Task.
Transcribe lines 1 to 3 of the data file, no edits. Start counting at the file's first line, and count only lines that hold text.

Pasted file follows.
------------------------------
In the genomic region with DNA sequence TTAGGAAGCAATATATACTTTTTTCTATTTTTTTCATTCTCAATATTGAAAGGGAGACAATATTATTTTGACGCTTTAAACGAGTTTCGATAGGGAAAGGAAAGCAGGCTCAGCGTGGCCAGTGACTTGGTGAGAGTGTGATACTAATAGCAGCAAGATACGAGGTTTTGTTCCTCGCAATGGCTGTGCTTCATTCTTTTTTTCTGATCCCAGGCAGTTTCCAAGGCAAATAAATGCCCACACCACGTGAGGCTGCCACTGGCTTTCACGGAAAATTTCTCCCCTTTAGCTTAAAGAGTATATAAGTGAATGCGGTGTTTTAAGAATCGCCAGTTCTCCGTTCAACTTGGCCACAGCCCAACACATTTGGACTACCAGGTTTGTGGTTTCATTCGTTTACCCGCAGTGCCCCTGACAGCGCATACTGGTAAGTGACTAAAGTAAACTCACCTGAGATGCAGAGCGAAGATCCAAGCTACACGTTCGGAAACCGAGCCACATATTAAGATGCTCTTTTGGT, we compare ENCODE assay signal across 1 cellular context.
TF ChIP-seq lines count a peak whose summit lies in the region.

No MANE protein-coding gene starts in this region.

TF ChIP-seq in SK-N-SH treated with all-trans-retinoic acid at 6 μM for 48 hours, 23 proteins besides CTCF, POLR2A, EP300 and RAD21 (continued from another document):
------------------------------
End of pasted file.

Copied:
In the genomic region with DNA sequence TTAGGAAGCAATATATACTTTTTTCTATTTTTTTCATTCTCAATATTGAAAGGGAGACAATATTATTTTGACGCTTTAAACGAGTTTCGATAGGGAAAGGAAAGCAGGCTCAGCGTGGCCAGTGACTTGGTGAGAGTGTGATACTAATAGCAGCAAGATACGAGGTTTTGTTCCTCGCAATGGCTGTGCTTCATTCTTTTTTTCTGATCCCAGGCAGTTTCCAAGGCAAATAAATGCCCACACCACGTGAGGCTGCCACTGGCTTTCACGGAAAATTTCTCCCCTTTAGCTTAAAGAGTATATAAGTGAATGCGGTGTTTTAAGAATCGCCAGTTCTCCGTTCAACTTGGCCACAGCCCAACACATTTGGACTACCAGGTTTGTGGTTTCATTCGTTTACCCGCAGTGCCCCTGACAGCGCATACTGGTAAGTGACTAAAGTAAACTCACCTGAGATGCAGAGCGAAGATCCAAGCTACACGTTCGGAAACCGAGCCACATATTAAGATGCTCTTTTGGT, we compare ENCODE assay signal across 1 cellular context.
TF ChIP-seq lines count a peak whose summit lies in the region.

No MANE protein-coding gene starts in this region.